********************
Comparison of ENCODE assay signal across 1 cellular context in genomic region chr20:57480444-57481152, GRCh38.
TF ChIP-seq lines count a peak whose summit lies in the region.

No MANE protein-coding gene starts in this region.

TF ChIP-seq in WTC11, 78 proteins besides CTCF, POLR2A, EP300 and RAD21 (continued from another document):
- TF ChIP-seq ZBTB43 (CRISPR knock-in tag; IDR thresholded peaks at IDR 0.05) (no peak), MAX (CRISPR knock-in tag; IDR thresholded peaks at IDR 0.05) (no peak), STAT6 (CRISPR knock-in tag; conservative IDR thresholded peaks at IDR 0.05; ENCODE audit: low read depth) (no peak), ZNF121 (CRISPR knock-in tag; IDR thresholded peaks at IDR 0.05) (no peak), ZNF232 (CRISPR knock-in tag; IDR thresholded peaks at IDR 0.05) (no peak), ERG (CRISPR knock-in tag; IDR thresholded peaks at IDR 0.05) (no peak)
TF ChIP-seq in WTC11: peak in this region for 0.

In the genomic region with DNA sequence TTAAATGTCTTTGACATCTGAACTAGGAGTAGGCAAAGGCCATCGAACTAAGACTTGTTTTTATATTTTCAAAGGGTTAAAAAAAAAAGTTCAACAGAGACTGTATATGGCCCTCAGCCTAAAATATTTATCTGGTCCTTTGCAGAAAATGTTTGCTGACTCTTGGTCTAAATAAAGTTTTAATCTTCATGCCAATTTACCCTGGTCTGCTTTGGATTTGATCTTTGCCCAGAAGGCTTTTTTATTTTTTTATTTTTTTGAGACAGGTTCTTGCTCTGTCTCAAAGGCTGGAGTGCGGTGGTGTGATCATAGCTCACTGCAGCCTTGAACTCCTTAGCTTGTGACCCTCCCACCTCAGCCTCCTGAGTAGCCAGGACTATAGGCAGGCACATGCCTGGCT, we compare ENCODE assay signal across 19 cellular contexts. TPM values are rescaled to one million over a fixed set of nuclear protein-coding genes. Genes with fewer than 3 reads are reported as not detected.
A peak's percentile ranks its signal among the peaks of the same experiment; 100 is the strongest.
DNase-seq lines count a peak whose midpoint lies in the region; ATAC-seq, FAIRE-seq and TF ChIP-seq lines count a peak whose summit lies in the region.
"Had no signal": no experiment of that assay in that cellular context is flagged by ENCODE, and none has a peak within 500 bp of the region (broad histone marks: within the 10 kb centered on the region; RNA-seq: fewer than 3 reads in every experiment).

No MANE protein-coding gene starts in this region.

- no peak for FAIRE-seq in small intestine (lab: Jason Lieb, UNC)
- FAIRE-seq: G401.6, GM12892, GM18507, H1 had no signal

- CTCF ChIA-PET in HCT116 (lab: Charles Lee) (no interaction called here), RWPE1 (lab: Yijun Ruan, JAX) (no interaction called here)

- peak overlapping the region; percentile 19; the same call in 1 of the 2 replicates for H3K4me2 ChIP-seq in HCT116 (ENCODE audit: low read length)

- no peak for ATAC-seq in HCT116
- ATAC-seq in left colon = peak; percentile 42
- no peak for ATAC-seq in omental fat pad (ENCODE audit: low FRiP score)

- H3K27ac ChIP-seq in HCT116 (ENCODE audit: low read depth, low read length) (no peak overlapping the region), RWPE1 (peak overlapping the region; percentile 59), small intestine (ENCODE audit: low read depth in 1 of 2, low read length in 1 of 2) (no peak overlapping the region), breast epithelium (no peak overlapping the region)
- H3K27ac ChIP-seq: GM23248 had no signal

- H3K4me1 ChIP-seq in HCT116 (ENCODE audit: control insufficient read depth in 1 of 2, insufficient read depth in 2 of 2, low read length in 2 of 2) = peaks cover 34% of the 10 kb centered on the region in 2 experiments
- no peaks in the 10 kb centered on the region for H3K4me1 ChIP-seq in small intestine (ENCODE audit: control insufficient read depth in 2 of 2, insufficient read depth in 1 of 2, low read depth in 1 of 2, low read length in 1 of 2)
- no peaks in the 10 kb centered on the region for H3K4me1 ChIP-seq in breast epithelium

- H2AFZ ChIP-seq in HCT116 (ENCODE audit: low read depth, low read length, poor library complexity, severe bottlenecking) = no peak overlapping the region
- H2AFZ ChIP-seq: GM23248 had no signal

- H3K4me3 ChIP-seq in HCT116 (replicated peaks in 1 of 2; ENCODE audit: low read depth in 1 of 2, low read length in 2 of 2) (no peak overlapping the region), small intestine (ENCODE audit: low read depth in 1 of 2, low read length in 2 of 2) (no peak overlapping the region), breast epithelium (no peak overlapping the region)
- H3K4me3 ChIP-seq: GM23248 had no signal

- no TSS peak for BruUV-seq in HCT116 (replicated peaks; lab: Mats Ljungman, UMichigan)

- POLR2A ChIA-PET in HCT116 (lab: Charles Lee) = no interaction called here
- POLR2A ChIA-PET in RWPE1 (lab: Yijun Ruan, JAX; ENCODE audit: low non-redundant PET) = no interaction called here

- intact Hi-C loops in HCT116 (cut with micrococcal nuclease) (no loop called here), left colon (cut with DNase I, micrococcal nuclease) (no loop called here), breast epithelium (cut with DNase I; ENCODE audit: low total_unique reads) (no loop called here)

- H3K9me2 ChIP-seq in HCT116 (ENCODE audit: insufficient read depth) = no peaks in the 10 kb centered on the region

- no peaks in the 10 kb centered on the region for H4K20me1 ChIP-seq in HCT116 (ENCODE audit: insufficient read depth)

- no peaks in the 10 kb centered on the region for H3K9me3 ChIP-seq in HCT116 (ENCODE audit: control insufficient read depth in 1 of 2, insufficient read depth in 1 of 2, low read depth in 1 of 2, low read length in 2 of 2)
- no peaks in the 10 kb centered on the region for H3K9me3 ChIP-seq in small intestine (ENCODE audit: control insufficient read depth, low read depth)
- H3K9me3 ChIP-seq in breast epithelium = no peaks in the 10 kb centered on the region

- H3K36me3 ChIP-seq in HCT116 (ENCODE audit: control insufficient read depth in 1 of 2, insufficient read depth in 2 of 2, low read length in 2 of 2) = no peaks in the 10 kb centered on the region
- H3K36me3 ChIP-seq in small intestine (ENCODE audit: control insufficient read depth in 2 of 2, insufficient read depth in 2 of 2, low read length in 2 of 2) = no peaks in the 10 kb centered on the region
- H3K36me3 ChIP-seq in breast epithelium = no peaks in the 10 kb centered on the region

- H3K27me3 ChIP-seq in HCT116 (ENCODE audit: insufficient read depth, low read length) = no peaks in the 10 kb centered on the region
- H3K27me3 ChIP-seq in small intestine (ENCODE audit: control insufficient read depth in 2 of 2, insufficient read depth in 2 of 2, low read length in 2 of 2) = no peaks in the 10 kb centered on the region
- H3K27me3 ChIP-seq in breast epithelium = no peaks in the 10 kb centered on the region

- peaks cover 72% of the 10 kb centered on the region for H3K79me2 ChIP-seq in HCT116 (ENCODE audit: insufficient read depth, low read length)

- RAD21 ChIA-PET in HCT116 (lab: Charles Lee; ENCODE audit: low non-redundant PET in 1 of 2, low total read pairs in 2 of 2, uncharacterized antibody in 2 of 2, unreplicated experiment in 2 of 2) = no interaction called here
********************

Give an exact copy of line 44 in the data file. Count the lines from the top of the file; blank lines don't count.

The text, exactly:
- RAD21 ChIA-PET in HCT116 (lab: Charles Lee; ENCODE audit: low non-redundant PET in 1 of 2, low total read pairs in 2 of 2, uncharacterized antibody in 2 of 2, unreplicated experiment in 2 of 2) = no interaction called here